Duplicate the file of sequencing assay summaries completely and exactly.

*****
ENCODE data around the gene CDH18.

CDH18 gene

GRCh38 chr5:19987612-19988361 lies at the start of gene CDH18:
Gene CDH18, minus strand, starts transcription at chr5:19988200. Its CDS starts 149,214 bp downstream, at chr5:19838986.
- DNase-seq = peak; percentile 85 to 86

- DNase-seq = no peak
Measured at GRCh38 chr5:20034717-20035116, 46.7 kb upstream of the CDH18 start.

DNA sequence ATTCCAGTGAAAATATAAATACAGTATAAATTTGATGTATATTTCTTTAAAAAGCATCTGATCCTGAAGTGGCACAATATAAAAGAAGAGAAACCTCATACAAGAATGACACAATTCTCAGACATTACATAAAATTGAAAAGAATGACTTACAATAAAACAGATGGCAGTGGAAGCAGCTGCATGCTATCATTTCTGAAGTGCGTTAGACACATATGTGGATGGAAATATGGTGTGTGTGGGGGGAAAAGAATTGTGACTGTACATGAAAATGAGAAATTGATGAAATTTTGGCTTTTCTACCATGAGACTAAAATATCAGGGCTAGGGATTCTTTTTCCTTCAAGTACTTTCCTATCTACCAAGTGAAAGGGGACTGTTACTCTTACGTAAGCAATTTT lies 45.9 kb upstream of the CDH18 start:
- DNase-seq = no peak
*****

ENCODE data around the gene CDH18.

CDH18 gene

GRCh38 chr5:19987612-19988361 lies at the start of gene CDH18:
Gene CDH18, minus strand, starts transcription at chr5:19988200. Its CDS starts 149,214 bp downstream, at chr5:19838986.
- DNase-seq = peak; percentile 85 to 86

- DNase-seq = no peak
Measured at GRCh38 chr5:20034717-20035116, 46.7 kb upstream of the CDH18 start.

DNA sequence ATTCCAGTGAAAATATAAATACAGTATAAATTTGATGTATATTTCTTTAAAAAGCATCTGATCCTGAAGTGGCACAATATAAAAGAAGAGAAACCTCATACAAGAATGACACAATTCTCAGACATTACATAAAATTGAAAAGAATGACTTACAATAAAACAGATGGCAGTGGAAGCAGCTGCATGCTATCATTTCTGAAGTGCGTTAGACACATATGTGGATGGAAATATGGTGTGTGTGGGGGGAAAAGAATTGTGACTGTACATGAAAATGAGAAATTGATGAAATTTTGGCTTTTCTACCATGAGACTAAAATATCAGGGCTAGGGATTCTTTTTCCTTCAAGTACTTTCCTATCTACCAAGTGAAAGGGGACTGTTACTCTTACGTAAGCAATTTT lies 45.9 kb upstream of the CDH18 start:
- DNase-seq = no peak